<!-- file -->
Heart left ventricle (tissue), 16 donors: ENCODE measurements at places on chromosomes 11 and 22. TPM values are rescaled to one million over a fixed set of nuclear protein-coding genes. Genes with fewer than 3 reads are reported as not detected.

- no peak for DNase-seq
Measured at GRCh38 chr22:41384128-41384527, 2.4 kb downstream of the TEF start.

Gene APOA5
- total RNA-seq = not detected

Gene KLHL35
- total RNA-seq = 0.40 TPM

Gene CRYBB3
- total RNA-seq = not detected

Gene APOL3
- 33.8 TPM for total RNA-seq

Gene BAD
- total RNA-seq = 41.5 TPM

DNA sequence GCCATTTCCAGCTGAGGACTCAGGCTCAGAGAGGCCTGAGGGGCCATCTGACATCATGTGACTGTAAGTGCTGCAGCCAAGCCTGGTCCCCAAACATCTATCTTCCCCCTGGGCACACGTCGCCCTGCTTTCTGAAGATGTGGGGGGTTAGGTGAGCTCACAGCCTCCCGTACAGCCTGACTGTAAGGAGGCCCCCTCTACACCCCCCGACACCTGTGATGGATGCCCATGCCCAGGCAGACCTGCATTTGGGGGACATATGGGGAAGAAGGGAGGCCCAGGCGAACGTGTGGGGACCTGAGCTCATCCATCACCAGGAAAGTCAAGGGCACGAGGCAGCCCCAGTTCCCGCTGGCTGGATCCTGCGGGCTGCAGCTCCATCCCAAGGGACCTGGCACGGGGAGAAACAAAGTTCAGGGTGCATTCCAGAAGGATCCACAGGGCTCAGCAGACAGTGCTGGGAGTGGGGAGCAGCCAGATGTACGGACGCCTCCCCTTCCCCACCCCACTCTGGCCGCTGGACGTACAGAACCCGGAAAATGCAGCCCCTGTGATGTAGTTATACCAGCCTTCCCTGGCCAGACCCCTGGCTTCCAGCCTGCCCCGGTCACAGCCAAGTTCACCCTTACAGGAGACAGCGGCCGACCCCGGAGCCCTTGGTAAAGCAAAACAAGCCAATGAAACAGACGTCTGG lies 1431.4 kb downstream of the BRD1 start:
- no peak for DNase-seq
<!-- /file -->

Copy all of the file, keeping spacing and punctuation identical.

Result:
Heart left ventricle (tissue), 16 donors: ENCODE measurements at places on chromosomes 11 and 22. TPM values are rescaled to one million over a fixed set of nuclear protein-coding genes. Genes with fewer than 3 reads are reported as not detected.

- no peak for DNase-seq
Measured at GRCh38 chr22:41384128-41384527, 2.4 kb downstream of the TEF start.

Gene APOA5
- total RNA-seq = not detected

Gene KLHL35
- total RNA-seq = 0.40 TPM

Gene CRYBB3
- total RNA-seq = not detected

Gene APOL3
- 33.8 TPM for total RNA-seq

Gene BAD
- total RNA-seq = 41.5 TPM

DNA sequence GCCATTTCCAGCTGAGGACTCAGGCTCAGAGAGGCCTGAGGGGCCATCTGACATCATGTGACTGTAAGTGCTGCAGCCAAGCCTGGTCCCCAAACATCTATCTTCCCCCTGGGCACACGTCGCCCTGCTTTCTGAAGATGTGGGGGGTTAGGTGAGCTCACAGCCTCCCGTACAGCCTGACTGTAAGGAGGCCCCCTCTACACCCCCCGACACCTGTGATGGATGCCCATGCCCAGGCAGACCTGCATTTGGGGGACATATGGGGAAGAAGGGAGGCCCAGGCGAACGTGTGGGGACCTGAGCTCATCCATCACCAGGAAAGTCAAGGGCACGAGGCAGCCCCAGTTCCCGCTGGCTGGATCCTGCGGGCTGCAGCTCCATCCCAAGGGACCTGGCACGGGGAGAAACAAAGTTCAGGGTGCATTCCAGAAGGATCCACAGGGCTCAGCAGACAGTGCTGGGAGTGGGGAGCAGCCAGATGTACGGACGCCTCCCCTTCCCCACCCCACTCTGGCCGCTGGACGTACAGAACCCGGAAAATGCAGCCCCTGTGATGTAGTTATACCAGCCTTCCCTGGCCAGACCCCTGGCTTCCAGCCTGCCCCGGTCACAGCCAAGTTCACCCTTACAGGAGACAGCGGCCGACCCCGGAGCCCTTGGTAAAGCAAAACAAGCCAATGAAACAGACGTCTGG lies 1431.4 kb downstream of the BRD1 start:
- no peak for DNase-seq